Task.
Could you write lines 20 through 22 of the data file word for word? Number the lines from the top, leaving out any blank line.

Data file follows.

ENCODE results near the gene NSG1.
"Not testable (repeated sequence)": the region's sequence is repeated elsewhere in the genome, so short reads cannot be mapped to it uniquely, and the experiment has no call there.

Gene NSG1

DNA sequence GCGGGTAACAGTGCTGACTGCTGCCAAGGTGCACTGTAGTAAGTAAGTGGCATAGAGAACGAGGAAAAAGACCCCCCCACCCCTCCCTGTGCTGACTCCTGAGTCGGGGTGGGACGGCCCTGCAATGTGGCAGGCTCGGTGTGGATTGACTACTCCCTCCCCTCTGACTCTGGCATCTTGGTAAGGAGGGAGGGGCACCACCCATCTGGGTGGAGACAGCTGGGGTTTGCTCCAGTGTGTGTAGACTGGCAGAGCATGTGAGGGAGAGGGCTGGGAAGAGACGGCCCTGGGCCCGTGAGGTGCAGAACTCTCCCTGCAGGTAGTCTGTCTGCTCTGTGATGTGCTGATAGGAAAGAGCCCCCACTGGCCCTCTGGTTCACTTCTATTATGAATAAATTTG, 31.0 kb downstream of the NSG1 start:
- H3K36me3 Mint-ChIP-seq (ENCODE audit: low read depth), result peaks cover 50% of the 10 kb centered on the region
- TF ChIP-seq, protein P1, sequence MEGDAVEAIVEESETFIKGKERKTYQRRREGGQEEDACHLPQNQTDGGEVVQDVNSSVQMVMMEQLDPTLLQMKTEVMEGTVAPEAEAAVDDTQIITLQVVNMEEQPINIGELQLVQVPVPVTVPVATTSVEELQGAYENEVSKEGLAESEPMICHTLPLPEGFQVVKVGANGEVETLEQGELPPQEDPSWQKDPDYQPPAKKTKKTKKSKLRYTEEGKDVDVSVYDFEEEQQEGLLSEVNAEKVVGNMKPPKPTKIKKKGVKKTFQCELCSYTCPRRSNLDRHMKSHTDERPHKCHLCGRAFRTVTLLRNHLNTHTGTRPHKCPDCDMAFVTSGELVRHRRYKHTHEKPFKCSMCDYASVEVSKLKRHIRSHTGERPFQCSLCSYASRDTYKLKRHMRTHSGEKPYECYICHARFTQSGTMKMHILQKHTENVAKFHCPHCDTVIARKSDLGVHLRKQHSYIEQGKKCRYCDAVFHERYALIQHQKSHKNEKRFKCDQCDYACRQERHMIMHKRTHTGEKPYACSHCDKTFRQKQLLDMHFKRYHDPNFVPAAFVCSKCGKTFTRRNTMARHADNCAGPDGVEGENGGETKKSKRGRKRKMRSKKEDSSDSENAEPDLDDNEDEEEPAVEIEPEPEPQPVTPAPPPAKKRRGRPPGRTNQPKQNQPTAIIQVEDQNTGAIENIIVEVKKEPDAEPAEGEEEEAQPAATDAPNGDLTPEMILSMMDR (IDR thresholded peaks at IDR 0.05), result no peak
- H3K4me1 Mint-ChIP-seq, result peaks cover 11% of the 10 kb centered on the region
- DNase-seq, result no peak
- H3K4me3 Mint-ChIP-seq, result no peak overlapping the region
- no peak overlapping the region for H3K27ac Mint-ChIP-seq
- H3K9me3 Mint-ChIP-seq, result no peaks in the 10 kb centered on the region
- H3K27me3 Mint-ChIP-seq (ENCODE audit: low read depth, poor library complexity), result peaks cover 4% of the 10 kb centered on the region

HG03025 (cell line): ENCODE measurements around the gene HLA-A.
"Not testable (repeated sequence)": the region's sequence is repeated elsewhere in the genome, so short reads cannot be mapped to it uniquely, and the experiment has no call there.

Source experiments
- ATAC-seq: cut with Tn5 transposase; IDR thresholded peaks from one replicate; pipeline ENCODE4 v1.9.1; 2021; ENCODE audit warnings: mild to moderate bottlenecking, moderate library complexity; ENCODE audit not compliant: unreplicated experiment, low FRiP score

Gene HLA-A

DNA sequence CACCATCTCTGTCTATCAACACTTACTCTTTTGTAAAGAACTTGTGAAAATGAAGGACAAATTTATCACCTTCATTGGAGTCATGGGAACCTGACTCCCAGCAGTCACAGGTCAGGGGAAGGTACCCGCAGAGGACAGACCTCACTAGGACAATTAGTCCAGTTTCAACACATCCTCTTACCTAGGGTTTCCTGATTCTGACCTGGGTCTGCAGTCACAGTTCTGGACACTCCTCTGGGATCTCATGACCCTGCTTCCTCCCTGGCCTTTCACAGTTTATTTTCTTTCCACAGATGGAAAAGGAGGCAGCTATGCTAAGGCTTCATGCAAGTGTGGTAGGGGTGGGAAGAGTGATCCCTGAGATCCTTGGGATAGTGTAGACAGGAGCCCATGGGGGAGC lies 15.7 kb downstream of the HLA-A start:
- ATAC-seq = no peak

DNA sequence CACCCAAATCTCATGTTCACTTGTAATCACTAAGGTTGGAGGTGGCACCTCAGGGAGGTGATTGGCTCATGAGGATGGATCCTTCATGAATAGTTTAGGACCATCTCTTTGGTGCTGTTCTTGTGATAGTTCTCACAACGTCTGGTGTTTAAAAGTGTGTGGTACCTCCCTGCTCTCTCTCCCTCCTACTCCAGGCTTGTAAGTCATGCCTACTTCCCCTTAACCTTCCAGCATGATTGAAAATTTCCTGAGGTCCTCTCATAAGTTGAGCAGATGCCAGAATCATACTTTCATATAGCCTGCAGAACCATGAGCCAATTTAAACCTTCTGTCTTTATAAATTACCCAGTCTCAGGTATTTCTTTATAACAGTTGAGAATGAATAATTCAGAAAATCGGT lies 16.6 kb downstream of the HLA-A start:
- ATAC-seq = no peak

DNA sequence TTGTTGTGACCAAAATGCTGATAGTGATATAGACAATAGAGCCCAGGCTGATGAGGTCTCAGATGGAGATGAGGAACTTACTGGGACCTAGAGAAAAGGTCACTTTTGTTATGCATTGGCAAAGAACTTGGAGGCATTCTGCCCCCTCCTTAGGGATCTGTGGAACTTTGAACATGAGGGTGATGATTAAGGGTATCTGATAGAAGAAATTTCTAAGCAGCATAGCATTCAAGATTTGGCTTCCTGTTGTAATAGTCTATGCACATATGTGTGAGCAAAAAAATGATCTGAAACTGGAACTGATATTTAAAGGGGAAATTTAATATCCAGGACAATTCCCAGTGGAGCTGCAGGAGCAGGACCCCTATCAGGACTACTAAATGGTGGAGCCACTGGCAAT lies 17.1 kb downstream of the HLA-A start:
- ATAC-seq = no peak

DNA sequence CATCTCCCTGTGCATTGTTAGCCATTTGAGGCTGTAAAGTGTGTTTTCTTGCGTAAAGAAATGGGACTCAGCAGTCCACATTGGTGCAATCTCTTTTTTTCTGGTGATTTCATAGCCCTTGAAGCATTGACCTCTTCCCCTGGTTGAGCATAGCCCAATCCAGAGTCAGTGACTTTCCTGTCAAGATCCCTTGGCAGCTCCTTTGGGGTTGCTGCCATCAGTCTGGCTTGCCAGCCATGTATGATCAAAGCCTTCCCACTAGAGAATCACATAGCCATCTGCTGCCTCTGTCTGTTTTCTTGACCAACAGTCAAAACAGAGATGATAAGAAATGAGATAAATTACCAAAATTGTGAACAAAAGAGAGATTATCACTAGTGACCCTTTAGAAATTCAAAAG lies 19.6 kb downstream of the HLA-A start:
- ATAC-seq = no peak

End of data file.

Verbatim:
DNA sequence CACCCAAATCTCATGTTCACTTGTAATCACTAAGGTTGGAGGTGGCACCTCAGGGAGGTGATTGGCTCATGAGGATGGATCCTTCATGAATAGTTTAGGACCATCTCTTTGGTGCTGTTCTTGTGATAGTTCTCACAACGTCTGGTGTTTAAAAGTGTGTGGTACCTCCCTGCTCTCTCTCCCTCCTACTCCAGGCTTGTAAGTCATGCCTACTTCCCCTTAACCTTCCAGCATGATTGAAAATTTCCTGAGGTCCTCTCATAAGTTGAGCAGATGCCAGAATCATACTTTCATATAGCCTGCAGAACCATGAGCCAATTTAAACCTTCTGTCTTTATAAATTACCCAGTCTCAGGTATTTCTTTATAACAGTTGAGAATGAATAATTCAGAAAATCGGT lies 16.6 kb downstream of the HLA-A start:
- ATAC-seq = no peak

DNA sequence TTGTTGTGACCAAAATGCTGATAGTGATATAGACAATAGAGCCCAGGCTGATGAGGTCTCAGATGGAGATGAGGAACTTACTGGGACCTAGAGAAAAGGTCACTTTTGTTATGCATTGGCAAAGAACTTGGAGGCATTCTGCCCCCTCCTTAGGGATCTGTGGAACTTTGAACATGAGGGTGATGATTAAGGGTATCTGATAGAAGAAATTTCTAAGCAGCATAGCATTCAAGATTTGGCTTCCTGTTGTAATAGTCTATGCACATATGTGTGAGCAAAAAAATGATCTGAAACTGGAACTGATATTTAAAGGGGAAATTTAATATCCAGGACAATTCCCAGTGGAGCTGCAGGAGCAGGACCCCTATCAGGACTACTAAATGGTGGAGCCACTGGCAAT lies 17.1 kb downstream of the HLA-A start: